The concept of birthdays is complicated. They tend to bring about mixed feelings for different people.

One could simply celebrate another revolution around the earth, commemorating the feeling of becoming older and wiser. Others, who have been able to go past the social constructs, silently mourn the process of ageing by treating it like any other day.

For athletes, one would believe, it’s the latter – wouldn’t you want to be young forever and continue playing the sport for as long as you wish? You may be older and wiser but, the body is getting older, the energy may start to run thin.

But as Virat Kohli turned 35 on Sunday at Kolkata’s Eden Gardens, he decided to commemorate his birthday by once again showcasing why he is still one of the greatest batters in the world (and perhaps, of all time).

On his birthday, Kohli equalled the great Sachin Tendulkar’s record of 49 One-Day International centuries at the ICC Men’s ODI World Cup fixture against South Africa.

“It is all too much for me to take in now, to equal my hero’s record is something special for me,” said player-of-the-match Kohli in the post-match presentation. “He is perfection when it comes to batting. It’s a very emotional moment for me. I know where I come from, I know the days I have watched him on TV.”

It’s almost like his career in ODIs has reached full-circle too. His first century in the format came at the same venue, back in 2009 against Sri Lanka. While Tendulkar took 451 innings to achieve this feat, Kohli took 277 to become the fastest to reach the milestone.

The process

Kohli admitted that the surface was a tricky one and it also showed when South African spinners Keshav Maharaj and Tabraiz Shamsi managed to slow him down around the second power play.

With the pitch offering significant turn, Kohli and Shreyas Iyer dealt largely in singles, with the phase between overs 11-20 bringing only a single boundary in contrast to the previous 10 overs that Rohit Sharma and Shubman Gill tackled with ease. Unlike in a chase, where Kohli keeps the scoreboard ticking, he let his batting partner take the lead.

Iyer dominated the partnership with his big-hitting, as did Suryakumar Yadav and Ravindra Jadeja in their cameos later on. Iyer, who had started slowly but quickly picked up the pace, stitched a solid 134-run stand that sent India past 200. However, the real lull in the innings came in after his dismissal.

Kohli had slowed down significantly but admitted that he had to anchor the innings. There was criticism about him slowing down during his knocks against Bangladesh, New Zealand and Sri Lanka. However, with India 227/3 and only two specialist batters left to come, the slowing down did not seem very uncharacteristic this time around.

“The ball started gripping and turning after the 10th over, it slowed down and then my role was to bat deep with the others playing around me. That was what was communicated to me by the team management, Shreyas played well and we got a few more runs towards the end,” explained Kohli after the innings.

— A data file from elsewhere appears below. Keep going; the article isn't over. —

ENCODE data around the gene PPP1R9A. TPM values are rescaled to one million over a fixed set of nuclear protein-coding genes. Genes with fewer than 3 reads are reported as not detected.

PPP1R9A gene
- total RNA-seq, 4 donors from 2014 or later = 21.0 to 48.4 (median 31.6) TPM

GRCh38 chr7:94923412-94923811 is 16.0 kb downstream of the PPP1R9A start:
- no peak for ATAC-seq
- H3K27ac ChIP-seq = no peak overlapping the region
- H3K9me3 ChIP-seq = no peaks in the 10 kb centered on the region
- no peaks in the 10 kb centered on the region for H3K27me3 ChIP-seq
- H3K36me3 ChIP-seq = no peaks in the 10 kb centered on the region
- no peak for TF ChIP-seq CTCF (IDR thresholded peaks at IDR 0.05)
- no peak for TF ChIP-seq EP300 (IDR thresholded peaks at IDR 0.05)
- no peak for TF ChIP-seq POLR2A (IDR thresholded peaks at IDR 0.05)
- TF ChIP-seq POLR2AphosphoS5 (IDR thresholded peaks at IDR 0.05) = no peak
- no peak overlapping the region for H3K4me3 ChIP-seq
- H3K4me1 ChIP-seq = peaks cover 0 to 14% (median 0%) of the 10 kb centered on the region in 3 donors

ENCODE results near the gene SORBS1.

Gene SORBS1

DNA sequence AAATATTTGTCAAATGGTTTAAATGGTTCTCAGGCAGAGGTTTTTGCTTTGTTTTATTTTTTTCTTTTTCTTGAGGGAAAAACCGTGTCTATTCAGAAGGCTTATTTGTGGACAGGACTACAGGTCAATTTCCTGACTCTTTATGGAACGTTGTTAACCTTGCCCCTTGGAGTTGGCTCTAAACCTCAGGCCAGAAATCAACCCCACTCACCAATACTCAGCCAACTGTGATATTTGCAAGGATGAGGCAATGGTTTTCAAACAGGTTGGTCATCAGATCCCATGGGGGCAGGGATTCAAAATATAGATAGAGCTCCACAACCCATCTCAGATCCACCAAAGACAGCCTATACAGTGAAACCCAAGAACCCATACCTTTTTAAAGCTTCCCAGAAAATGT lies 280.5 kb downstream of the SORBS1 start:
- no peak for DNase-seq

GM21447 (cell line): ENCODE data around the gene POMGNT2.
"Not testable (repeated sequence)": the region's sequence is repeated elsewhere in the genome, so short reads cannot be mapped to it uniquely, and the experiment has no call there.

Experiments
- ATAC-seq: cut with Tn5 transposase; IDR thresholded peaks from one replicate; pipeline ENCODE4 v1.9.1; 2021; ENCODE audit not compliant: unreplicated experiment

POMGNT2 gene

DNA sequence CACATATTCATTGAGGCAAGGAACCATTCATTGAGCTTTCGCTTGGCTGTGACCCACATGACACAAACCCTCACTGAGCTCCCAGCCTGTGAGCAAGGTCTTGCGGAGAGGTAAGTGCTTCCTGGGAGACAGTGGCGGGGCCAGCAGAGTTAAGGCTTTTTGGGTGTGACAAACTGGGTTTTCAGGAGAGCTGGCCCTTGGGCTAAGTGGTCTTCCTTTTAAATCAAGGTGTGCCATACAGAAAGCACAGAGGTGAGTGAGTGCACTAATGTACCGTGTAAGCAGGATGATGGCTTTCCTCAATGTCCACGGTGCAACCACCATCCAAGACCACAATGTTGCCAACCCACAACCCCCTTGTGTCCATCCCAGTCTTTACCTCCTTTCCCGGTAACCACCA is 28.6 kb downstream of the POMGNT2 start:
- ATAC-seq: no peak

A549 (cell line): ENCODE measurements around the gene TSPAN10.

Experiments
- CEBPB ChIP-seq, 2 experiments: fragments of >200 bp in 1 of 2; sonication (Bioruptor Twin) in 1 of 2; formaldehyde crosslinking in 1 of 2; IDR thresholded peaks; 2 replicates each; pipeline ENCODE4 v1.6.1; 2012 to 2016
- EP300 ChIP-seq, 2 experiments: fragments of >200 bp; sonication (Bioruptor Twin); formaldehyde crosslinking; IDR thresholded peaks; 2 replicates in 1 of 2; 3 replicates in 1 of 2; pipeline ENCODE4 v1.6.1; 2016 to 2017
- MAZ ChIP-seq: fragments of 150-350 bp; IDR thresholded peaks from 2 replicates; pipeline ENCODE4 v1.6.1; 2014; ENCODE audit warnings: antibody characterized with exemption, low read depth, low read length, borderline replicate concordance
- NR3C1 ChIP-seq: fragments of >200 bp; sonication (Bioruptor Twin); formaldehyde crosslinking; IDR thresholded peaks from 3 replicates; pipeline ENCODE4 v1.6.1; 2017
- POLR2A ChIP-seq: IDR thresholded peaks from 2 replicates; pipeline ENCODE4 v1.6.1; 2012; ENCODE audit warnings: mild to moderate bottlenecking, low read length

He added: “We don’t have Hardik [Pandya] in the team, so we knew a wicket or two could cost us, we had to dig deep and take the match deep.”

Against pace, Kohli scored 60 runs off 57 deliveries with nine fours at a strike rate of 105.26. Contrastingly, against spin, he scored 41 runs off 64 balls with a solitary boundary at a strike rate of 64.06.

KL Rahul’s struggle further demonstrated scoring was becoming much more difficult. Yadav made sure things kept going with his cameo. Kohli tried to go big at the death, but in vain.

In his unbeaten 101 off 121, he finished without a single six but laced the innings with ten boundaries. He has nailed down the ODI template and more often than not, he does the job without taking the aerial route.

It is odd but it is also routine – risk free and secure. Expectedly, when the aerial shots did not connect, he kept going with his hard running between the wickets and with Jadeja for company, pushed India to 326.

A pillar of the team

India’s batting line-up has been sublime in the tournament so far but after they lost Pandya to injury in the Bangladesh fixture, the team was put under pressure with their batting running thin after seven.

Veterans Sharma and Kohli had a responsibility to really turn up this time around. In every single game, either Sharma or Kohli have scored at least 85. For Kohli – the second leading run-scorer in the World Cup so far with 543 runs – this particular milestone had been in the waiting for a while.

He had done this over and over again since that evening in 2009 but even fourteen years later, there were still some doubts heading into the World Cup.

Would he be able to shoulder the responsibility? Will he play a key role in taking India to the knockouts in a home World Cup? Would he able to score those two centuries to touch that record?

He answered all those questions in positive. But the curiosity of a human mind does not end. Nor do the expectations. Almost immediately, more questions continue to pile on. To be fair, Kohli has also spoilt us over the years and so we ask on. He has given us lessons on how to push limits after all. So now, the question is whether Kohli will score one more in this World Cup to go past the record?

As he punched Kagiso Rabada’s back of a length ball outside off to covers for a single, removed his helmet and raised his bat, he had turned another century-older.

He may be 35, but his 49th was a reminder that for as long as he is around, celebrations will be in order – birthday or not.